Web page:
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date: 14 November 2019


  • Laurence Libin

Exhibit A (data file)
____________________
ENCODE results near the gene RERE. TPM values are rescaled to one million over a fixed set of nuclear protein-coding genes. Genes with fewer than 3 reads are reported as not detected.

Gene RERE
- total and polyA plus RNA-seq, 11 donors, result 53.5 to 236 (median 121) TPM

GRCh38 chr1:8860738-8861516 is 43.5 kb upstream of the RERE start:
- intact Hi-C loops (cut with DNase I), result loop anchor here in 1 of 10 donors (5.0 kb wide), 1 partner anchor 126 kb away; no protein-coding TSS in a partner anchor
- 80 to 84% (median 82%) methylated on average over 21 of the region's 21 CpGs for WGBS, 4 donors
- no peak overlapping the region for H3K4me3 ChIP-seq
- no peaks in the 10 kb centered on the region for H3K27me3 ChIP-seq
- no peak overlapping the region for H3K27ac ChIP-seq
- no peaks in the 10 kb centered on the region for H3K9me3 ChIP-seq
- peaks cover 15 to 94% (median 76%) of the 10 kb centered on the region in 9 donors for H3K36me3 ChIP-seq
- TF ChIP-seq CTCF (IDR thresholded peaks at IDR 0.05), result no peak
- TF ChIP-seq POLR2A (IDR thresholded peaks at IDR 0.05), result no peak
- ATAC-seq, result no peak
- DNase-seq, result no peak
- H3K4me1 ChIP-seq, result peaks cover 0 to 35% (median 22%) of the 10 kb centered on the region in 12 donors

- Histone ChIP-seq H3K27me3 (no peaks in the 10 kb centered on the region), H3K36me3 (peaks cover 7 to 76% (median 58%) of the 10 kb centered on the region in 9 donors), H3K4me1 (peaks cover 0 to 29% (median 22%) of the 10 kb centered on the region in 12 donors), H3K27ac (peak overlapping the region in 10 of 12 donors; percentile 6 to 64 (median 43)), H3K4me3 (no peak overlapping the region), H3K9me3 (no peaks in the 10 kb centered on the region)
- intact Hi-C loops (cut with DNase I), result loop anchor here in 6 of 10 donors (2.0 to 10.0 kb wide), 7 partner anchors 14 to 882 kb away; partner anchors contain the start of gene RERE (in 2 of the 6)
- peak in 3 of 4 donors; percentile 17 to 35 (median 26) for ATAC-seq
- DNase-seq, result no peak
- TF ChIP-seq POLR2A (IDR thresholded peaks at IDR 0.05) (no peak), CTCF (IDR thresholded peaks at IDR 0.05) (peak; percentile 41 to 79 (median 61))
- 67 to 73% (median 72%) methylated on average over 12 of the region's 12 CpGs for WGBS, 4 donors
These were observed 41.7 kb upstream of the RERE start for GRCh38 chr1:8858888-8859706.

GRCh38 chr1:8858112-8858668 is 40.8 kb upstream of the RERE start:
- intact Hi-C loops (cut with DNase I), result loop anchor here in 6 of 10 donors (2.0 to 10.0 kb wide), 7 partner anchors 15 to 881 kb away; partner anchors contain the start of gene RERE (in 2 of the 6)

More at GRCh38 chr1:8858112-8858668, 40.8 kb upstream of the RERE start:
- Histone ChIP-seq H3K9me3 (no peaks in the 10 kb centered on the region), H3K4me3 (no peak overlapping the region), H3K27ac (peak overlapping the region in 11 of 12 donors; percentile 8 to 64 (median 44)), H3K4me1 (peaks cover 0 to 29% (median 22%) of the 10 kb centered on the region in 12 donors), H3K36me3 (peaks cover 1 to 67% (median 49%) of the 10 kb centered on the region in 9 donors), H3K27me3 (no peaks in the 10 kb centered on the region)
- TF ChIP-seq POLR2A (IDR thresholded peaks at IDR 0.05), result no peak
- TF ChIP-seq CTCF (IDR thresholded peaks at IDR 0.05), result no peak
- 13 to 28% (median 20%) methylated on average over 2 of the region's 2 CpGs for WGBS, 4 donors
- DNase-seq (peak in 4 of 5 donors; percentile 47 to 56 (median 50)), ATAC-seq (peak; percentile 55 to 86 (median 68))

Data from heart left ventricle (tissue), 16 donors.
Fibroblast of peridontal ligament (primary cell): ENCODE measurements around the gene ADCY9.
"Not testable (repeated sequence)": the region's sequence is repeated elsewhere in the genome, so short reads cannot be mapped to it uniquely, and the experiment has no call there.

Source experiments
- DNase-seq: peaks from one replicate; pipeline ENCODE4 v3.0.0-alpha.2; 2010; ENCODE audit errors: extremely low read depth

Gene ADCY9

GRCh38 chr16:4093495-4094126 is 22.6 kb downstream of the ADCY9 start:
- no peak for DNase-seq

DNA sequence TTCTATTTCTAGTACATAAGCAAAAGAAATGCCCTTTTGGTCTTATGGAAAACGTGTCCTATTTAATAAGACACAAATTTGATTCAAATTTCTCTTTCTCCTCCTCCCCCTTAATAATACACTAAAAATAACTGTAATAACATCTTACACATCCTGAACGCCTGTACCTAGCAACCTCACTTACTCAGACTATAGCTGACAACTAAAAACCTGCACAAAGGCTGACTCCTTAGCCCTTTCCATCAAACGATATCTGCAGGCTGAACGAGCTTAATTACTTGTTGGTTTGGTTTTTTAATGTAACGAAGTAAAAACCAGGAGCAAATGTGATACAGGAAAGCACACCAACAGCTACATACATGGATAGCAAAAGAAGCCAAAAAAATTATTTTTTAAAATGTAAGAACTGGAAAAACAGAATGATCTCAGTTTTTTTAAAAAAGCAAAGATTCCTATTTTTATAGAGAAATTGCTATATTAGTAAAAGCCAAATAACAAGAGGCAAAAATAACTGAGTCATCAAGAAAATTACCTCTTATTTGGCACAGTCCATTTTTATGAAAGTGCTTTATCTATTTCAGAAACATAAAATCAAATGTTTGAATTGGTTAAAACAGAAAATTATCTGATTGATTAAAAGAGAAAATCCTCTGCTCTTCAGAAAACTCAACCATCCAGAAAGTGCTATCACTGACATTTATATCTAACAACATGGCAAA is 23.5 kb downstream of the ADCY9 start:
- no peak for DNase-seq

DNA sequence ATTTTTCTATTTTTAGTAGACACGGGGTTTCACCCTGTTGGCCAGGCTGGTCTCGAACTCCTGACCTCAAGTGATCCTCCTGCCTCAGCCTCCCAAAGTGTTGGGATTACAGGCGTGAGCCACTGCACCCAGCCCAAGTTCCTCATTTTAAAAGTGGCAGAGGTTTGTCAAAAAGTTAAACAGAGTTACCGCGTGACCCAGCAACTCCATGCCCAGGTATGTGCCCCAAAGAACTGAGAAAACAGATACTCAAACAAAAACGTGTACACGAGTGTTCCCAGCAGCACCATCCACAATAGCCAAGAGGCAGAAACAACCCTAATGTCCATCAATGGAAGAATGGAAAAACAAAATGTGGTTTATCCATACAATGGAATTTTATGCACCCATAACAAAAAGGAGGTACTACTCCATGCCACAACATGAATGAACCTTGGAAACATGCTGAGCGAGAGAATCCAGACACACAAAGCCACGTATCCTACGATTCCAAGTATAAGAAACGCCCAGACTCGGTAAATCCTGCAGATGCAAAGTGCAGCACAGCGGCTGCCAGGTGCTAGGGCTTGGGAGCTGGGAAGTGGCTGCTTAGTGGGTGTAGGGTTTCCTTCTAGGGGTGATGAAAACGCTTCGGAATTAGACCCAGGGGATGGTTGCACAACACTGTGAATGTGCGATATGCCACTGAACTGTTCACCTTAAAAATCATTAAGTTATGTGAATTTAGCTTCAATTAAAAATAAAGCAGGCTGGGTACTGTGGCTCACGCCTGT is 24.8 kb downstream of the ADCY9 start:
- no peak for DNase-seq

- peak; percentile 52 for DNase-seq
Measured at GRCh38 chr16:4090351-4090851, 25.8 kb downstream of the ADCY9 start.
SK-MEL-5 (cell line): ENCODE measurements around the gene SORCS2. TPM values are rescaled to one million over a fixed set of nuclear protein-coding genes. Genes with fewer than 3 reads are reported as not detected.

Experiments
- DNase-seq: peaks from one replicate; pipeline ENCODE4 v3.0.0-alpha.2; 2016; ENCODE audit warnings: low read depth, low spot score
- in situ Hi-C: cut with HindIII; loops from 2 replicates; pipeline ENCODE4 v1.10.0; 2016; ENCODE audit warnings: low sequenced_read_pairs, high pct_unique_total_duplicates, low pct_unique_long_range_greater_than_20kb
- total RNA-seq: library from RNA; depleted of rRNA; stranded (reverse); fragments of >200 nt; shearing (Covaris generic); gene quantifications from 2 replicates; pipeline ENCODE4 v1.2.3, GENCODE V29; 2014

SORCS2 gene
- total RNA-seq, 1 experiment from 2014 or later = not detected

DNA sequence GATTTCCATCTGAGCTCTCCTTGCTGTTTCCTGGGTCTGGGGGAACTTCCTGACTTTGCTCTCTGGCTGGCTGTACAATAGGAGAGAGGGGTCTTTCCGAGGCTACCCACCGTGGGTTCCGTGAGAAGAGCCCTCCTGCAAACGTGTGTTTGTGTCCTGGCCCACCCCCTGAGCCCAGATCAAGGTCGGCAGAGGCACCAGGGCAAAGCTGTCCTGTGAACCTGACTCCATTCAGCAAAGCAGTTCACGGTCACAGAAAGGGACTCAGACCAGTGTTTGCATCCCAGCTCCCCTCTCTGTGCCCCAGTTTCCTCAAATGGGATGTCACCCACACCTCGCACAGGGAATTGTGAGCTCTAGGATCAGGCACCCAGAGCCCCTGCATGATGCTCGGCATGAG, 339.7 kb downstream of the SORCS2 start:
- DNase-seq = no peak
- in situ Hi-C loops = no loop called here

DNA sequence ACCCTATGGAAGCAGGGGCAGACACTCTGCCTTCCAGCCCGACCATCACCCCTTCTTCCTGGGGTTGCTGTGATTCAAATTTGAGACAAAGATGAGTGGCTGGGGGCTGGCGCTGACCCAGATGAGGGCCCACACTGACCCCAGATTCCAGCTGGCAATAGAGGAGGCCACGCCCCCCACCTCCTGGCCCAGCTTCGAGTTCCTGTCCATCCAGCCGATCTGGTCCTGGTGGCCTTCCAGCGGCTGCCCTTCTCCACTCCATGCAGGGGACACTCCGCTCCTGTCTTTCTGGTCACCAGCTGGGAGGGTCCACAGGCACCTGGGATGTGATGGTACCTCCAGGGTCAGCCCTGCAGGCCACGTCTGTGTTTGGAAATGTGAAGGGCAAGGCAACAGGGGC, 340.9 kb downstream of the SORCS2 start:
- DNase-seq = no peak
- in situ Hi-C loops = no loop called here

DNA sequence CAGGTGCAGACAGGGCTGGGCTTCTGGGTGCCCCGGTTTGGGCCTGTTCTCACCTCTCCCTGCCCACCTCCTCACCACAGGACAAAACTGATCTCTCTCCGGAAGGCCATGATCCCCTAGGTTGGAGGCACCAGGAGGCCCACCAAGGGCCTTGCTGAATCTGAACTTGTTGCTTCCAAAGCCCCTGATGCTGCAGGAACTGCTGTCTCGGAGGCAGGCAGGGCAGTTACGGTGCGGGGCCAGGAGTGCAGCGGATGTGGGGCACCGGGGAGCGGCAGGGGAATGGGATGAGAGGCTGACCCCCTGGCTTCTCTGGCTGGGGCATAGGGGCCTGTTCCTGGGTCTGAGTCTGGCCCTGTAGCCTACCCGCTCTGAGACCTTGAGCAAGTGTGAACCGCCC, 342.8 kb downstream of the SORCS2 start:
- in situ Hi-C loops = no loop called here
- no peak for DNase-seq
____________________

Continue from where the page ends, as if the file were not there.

The process of verifying that an instrument is a genuine product of a specific maker, school, or time, or (especially in the case of altered instruments) that it actually is what it purports to be. Authentication can involve connoisseurship, forensic science, research into provenance, and, for modern works, eye-witness testimony. However, substantive proof that an instrument was made by a certain individual is often impossible; evidence acceptable by judicial standards might not be scientifically valid. Authentication depends on defining the characteristics of a maker’s style, including craftsmanship and use of particular materials and forms; however, these can vary over the course of a career. Further, it is necessary to show that this maker’s (or school’s) style is unique and has not been replicated by copyists or fakers; the more valuable and older a maker’s products, the more likely they are to have been copied, honestly or fraudulently. Hence, special care is necessary in authenticating works by celebrated makers, particularly pre-19th-century European luthiers, whose instruments often serve as models for later production. Caution is also needed in declaring an instrument a forgery, because public repudiation of authenticity risks litigation for product disparagement and can forestall further examination....

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